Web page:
As Maury knew, many had taken the oath, but few had lived it. Just before he wrote the final sentence above, Maury had written, “A cry arose from the sea, but not from his lips. The waves had closed about him, and the curtain of night was drawn over one of the most sublime moral spectacles that the sea ever saw.”
Maury probably did not know that Capt. Herndon had taken the oath a second time, too, during a genteel dinner at the captain’s table as the SS Central America steamed toward the edge of the storm. He was dining with several guests when convivial conversation turned to a topic popular at the time: shipwrecks.
Three years earlier, the crew of a sinking steamer had abandoned their ship to rescue themselves, leaving the passengers to perish. One of the dinner guests later recalled Herndon’s charming segue from sinking ships to more pleasant topics: “Well, I’ll never survive my ship,” he told his guests. “If she goes down, I go under her keel.”
The story of Herndon and the SS Central America is one of the great epics of American maritime history. It begins with the founding of a new American territory, California, and a discovery of the one thing there besides land that everyone wanted: gold. Within a few short decades, the California Gold Rush fundamentally transformed the new territory, drawing tens of thousands of hopeful pioneers to the west coast and turning small coastal outposts like San Francisco into major seaports. And to facilitate that explosive growth, new steam ship routes were established, including one across Panama that represented the fastest and easiest way to get from one end of the continent to the other.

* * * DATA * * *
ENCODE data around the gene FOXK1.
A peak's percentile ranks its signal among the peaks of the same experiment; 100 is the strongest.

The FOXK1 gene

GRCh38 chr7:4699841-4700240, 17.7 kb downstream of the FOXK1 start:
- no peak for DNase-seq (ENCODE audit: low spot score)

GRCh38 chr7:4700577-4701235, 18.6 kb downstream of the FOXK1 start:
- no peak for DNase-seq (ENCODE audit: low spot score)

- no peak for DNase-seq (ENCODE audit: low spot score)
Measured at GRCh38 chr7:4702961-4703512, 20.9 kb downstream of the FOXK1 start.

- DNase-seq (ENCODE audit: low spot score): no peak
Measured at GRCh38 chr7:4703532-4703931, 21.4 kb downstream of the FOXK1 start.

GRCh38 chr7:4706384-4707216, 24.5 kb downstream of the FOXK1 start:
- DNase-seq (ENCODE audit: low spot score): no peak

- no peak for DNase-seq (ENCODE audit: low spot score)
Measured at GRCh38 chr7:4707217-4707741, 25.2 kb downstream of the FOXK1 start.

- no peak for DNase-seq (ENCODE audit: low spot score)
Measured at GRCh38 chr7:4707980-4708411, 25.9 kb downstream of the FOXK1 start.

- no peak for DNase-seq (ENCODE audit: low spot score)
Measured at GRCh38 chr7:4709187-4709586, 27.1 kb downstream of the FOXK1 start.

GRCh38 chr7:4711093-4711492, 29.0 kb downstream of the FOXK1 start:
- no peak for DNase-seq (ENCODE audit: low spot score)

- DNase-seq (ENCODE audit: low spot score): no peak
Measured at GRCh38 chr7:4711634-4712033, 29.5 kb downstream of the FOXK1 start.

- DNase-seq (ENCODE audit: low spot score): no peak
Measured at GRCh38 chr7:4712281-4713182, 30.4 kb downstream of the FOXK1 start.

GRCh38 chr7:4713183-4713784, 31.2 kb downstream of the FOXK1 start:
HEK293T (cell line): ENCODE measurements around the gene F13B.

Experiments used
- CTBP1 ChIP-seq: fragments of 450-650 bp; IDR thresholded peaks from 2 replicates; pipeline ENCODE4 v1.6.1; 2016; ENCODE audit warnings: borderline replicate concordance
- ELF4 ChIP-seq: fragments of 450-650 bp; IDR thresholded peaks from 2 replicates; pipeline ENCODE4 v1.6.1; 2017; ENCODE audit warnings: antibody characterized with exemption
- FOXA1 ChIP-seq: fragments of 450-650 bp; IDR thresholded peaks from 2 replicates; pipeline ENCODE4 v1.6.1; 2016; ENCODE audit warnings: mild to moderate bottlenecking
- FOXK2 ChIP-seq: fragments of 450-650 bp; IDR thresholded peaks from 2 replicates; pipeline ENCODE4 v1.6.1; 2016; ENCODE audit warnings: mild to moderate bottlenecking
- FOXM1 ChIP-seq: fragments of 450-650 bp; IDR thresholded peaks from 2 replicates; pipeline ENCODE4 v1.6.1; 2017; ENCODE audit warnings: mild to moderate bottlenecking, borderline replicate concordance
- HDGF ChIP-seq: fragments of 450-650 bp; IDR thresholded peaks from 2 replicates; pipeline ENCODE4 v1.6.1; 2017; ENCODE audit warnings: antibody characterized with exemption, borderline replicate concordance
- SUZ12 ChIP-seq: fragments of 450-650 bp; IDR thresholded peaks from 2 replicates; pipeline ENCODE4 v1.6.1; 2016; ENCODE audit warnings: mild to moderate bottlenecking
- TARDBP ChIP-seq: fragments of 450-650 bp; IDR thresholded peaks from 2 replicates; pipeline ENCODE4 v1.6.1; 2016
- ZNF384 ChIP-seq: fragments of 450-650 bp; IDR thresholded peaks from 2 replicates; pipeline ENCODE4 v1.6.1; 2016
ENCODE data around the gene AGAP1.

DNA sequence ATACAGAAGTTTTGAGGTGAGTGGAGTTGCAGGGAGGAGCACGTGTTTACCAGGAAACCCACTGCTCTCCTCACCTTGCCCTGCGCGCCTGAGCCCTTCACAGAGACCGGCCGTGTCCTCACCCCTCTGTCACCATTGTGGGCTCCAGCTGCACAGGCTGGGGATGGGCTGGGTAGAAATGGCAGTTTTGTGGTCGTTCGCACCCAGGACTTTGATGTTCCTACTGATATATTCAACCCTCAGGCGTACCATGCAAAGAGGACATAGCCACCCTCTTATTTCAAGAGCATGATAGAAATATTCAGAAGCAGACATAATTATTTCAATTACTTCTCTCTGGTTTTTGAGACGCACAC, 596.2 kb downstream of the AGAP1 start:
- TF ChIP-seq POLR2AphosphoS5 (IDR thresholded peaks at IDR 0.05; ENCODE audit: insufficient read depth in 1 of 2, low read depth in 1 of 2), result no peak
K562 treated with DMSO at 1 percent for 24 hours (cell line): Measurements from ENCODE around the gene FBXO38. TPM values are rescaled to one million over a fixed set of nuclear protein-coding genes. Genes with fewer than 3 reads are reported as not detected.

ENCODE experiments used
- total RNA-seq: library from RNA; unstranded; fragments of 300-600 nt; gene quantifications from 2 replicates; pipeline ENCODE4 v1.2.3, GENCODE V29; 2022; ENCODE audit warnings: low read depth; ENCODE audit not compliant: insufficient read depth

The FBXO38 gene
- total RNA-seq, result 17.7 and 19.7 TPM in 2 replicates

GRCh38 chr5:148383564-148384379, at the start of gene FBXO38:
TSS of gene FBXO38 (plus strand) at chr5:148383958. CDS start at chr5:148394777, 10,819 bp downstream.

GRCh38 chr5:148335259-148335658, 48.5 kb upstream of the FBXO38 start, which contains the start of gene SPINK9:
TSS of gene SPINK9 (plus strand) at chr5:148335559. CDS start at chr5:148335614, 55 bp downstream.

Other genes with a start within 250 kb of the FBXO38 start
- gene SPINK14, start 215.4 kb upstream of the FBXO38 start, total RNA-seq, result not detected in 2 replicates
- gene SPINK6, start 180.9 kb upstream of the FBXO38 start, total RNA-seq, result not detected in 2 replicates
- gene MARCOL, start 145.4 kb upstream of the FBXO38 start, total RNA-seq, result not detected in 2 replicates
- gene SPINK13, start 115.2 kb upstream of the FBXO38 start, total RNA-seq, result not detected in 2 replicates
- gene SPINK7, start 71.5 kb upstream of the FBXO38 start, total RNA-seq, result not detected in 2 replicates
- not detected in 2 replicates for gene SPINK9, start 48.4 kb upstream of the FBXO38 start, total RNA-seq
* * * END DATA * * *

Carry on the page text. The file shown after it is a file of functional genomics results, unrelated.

From 1849 to 1869, 410,000 passengers traveled west over Panama and another 232,000 journeyed back east. Of those who crossed the Great Plains on foot, the second easiest route, most returned by sea. The ships carried passengers of means, persons helping to shape the American West, and for the first twenty years they carried nearly every ounce of California's precious export.
Officially cataloged, duly recorded and delivered, $711 million in gold passed over the Panama route, and $46 million went via another route later established across Nicaragua. Every two weeks, a steamer departed San Francisco, with cargo and passengers bound for the East, and carrying a commercial shipment of gold weighing close to three tons.
One of those ships was the SS Sonora, which departed San Francisco Bay in July 1857 carrying five hundred passengers, thirty-eight thousand letters, and a consigned shipment of gold totaling $1,595,497. In Panama, the ship’s passengers would cross the isthmus and board the SS Central America, a 280-foot Atlantic steamer that would make the final trip of nine days across the Caribbean and up the East Coast to New York, with an overnight call in Havana.